Here’s the message — Durham, if you prosecute, you must realize you open a can of worms. This was vetted by CIA IG and DoJ. If you prosecute now, it opens up consideration as to why nothing more than a reprimand occurred prior to this. Even more, you must consider that CIA management continued to use Albert to train other intelligence agents, calling into question much of the CIA’s personnel decisions. There’s too much here to open up, and furthermore, we’re going to fight it, i.e., the non-sharpened drill bit and the empty gun. Think about if you really want to go there.

        Thanks, EW for writing on this important story.

        • klynn says:

          Sounds a great deal like the ruling by the Ninth today.

          Lots of “think about if you really want to go there,” going around.

  7. bobschacht says:

    How many jots and tittles does Durham have to fill in before he has the goods on these guys? What are they waiting for?

    Are they afraid to prosecute before the elections because it will make Democrats look “weak” again?

    The problem is not lack of evidence, but political will.

    Bob in AZ

  8. Mary says:

    One last comment before taking off – this seems like a good place to dredge this Feb 08 piece, by Wired’s Noah Shachtman, but which I believe he is attributing to R. J. Hillhouse about corporate contractors and torture.

    Hayden Admits: Contractors Lead ‘Enhanced Interrogations’ at CIA Black Sites

    Hillhouse raised a lot of questions that Feinstein didn’t (although she does always have great staff prepared questions that she never seems to do anything with) and they have to do with the *contracted for torture* “green badgers” – contractors who might be individuals (ICs) or just employees of a corporation given the torture contracts (industrial). BTW – remember that OLC opinions can not run to the benefit of non-gov employees – be they ICS or industrials.

    Hillhouse points to this exchange:

    FEINSTEIN: I’d like to ask this question: Who carries out these [enhanced interrogation] techniques? Are they government employees or contractors?

    HAYDEN: At our facilities during this, we have a mix of both government employees and contractors. Everything is done under, as we’ve talked before, ma’am, under my authority and the authority of the agency. But the people at the locations are frequently a mix of both — we call them blue badgers and green badgers.

    and exchanges with Mukasey as well

    Earlier, Senator Feinstein has asked Attorney General Mukasey whether the use of contractors in coercive interrogation techniques (i.e. enhanced interrogation techniques) is legal.

    Whether or not interrogation with enhanced techniques is an
    “inherently governmental activity” is an excellent question and we all know that inherently governmental activities at the CIA have been handed over to green badgers to such an extent that the Agency is no longer able to perform them. Or as D/CIA Hayden put it, “In many instances, the individual best suited for the task may be a contractor.”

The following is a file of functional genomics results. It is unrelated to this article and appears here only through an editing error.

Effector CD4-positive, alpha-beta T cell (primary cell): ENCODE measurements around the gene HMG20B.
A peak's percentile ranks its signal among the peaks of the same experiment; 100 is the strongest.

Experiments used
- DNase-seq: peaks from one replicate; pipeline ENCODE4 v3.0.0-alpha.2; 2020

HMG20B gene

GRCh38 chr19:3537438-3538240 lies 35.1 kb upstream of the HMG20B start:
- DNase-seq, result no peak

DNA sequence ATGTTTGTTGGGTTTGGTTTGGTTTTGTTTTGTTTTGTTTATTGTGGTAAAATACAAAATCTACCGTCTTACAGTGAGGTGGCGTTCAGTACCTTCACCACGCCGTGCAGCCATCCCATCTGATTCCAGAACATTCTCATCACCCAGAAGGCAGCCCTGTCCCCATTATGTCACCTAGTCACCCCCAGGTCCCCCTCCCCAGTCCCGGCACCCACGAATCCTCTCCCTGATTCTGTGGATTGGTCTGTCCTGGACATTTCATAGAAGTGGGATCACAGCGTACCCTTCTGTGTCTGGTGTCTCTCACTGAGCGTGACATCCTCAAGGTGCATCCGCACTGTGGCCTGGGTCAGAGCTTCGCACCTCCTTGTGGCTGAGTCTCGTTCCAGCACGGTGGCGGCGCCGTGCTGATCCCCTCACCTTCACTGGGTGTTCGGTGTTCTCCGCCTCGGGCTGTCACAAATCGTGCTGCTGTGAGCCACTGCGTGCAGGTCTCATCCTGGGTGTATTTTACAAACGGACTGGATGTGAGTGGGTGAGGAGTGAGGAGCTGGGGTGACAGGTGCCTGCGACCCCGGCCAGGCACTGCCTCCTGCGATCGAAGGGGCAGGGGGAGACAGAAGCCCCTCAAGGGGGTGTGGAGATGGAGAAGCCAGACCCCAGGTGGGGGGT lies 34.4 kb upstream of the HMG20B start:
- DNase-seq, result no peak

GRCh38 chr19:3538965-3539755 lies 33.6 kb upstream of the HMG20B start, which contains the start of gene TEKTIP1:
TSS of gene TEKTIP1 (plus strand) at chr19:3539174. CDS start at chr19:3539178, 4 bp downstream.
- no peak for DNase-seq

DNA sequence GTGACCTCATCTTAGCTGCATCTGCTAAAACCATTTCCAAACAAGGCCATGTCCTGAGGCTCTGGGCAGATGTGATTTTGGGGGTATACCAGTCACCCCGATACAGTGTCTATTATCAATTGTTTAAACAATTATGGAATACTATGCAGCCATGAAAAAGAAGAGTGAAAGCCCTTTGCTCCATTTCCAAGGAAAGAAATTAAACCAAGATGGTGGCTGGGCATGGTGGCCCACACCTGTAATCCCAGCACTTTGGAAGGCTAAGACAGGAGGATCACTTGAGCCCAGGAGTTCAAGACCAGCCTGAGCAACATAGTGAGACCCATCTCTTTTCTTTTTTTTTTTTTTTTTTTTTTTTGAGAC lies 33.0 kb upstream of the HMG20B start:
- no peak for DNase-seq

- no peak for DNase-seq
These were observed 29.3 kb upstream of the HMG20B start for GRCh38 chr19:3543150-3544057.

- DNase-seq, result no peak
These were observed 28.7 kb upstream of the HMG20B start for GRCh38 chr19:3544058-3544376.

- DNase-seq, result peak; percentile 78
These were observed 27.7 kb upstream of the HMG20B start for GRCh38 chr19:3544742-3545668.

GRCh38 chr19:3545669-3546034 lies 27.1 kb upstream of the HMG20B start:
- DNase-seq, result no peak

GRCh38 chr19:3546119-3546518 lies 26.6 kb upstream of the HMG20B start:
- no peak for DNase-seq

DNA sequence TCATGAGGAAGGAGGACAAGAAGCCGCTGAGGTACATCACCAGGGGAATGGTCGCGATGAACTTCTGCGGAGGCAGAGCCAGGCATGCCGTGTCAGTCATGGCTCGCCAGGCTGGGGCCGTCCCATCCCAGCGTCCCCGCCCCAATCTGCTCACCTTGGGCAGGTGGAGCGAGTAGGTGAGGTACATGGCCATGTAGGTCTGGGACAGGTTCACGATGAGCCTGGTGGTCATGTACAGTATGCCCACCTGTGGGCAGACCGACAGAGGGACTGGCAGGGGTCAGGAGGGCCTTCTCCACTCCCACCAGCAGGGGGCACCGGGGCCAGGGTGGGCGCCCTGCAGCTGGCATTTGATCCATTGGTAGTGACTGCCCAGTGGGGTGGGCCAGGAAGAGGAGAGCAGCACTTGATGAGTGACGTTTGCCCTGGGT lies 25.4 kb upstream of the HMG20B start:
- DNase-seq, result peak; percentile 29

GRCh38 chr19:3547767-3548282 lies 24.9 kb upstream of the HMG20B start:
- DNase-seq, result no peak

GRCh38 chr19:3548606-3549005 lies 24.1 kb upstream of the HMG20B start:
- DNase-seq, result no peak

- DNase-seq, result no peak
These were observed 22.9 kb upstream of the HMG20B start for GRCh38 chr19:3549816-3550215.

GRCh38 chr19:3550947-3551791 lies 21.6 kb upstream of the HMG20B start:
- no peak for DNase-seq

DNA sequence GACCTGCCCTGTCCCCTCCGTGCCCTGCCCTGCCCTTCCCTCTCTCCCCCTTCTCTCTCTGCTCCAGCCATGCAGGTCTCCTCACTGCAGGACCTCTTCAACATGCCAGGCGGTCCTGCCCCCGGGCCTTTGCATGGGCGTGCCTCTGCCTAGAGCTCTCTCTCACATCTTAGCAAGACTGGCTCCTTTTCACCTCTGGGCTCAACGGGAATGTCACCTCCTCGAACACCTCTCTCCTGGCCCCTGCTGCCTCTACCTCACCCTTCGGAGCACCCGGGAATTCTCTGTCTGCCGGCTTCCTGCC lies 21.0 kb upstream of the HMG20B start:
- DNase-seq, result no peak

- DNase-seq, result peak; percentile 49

But, as Hillhouse pointed out in that piece, no one bothered to ask whether the greedy bastards green badgers were ICs or Industrial and he details very pointed additional questions that should be asked – going to things like facilities, rendition, etc. A lot of items involving “preliminaries” and the overall handling and treatment of detainees at black site facilities are left unaddressed by OLC opinions for good reasons – and after interrogations were over, who was responsible for continued detentions and in what conditions – – ghosting the detainees from the REd Cross for years?

    • Mary says:

      I mention the industrials bc of some of the bizare SOX charges references.

      I can so see the Bushco-Obamaco DOJ engage in fines/penalties charges against a corporation (name classified) that was engaged in something like the destruction of the tapes as an industrial green badger under a SOX provision, and every thing being done under a sealed agreement, fine paid, dispensation. That may not be any part or element of what is in the offing, but it’s something that made me go from torture to Durham to SOX to this older piece on industrialization of torture.

  9. rosalind says:

    ot: just gag me – Sam Stein regurgitates the b.s. “oh noes, the mean Republicans are preventing Obama from filling judicial openings” meme.

    The Obama administration is aware of the growing alarm over its inability to fill long-standing judicial vacancies…But for all the rhetoric, threats and critiques, even sympathetic observers acknowledge that the president is largely powerless (if not helpless) on the matter…That’s because both he and allies in Congress simply lack the tools to force the Republican Party’s hand.

    yeah, they’re helpless alright. but not in the way huffpo is getting at.